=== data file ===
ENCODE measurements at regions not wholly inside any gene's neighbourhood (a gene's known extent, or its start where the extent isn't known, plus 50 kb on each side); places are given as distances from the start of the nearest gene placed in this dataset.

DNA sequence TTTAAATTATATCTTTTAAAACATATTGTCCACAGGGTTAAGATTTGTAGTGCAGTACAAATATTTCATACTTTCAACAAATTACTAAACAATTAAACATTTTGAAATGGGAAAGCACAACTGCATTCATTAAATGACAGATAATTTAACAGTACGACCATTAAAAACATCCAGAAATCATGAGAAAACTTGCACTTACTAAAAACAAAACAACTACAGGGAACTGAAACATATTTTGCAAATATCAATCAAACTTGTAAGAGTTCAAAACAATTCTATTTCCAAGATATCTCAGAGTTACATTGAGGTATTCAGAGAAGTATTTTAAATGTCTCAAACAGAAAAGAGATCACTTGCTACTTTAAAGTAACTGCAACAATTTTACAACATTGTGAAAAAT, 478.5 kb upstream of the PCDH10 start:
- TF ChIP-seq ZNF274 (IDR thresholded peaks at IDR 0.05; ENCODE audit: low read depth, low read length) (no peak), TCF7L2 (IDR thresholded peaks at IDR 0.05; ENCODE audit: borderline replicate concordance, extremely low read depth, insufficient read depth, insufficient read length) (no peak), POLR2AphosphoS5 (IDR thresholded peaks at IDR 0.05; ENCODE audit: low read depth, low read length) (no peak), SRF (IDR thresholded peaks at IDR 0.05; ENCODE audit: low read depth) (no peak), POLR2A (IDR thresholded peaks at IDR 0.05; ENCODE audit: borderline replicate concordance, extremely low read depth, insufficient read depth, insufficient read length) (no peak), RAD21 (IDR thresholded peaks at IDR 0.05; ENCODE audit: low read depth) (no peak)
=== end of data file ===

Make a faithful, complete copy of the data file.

ENCODE measurements at regions not wholly inside any gene's neighbourhood (a gene's known extent, or its start where the extent isn't known, plus 50 kb on each side); places are given as distances from the start of the nearest gene placed in this dataset.

DNA sequence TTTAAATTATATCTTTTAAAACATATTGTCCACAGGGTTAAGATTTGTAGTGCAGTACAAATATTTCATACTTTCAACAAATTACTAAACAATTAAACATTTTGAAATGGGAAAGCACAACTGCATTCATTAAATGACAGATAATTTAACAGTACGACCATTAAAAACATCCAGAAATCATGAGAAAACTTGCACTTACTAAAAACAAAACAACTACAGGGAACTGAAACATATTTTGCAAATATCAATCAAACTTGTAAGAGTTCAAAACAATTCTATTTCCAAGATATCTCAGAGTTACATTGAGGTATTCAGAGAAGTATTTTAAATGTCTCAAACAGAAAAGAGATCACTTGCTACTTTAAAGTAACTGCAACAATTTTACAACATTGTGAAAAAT, 478.5 kb upstream of the PCDH10 start:
- TF ChIP-seq ZNF274 (IDR thresholded peaks at IDR 0.05; ENCODE audit: low read depth, low read length) (no peak), TCF7L2 (IDR thresholded peaks at IDR 0.05; ENCODE audit: borderline replicate concordance, extremely low read depth, insufficient read depth, insufficient read length) (no peak), POLR2AphosphoS5 (IDR thresholded peaks at IDR 0.05; ENCODE audit: low read depth, low read length) (no peak), SRF (IDR thresholded peaks at IDR 0.05; ENCODE audit: low read depth) (no peak), POLR2A (IDR thresholded peaks at IDR 0.05; ENCODE audit: borderline replicate concordance, extremely low read depth, insufficient read depth, insufficient read length) (no peak), RAD21 (IDR thresholded peaks at IDR 0.05; ENCODE audit: low read depth) (no peak)